Poland, officially the Republic of Poland, is a country located in Central Europe. It is divided into 16 administrative provinces, covering an area of 312,696 km2 (120,733 sq mi), and has a largely temperate seasonal climate. Poland has a population of nearly 38.5 million people and is the fifth-most populous member state of the European Union. Warsaw is the nation’s capital and largest metropolis. Other major cities include Kraków, Łódź, Wrocław, Poznań, Gdańsk, and Szczecin.
Poland’s topographically diverse territory extends from the beaches along the Baltic Sea in the north to the Sudetes and Carpathian Mountains in its south. The country is bordered by Lithuania and Russia (Kaliningrad Oblast) to the northeast, Belarus and Ukraine to the east, Slovakia and the Czech Republic to the south, and Germany to the west.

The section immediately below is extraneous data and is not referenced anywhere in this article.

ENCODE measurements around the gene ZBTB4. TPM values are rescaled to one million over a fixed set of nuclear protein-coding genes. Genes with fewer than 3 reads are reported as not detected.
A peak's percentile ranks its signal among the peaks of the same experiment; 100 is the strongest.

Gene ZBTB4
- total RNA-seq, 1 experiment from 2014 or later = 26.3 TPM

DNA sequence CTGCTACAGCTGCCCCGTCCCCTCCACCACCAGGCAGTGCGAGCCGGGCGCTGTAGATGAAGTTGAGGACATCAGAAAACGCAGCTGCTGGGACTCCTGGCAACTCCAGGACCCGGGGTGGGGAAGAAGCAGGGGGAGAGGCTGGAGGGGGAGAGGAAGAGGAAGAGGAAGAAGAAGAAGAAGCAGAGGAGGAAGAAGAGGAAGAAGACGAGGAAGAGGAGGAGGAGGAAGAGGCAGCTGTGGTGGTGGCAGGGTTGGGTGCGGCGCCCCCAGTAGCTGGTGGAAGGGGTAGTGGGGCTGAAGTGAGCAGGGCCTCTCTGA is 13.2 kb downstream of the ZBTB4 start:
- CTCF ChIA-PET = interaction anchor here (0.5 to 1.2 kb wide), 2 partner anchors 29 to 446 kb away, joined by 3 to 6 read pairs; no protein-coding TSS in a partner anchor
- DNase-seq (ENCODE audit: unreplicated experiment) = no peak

The history of human activity on Polish soil spans thousands of years. Throughout the late antiquity period, it became extensively diverse, with various cultures and tribes settling on the vast Central European Plain. However, it was the Western Polans who dominated the region and gave Poland its name. The establishment of Polish statehood can be traced to 966 when the pagan ruler of a realm coextensive with the territory of present-day Poland embraced Christianity and converted to Catholicism. The Kingdom of Poland was founded in 1025 and in 1569 cemented its longstanding political association with Lithuania by signing the Union of Lublin. This union formed the Polish–Lithuanian Commonwealth, one of the largest (over one million square kilometers or 400,000 square miles in area) and most populous nations of 16th and 17th century Europe, with a uniquely liberal political system that adopted Europe’s first modern constitution, the Constitution of 3 May 1791.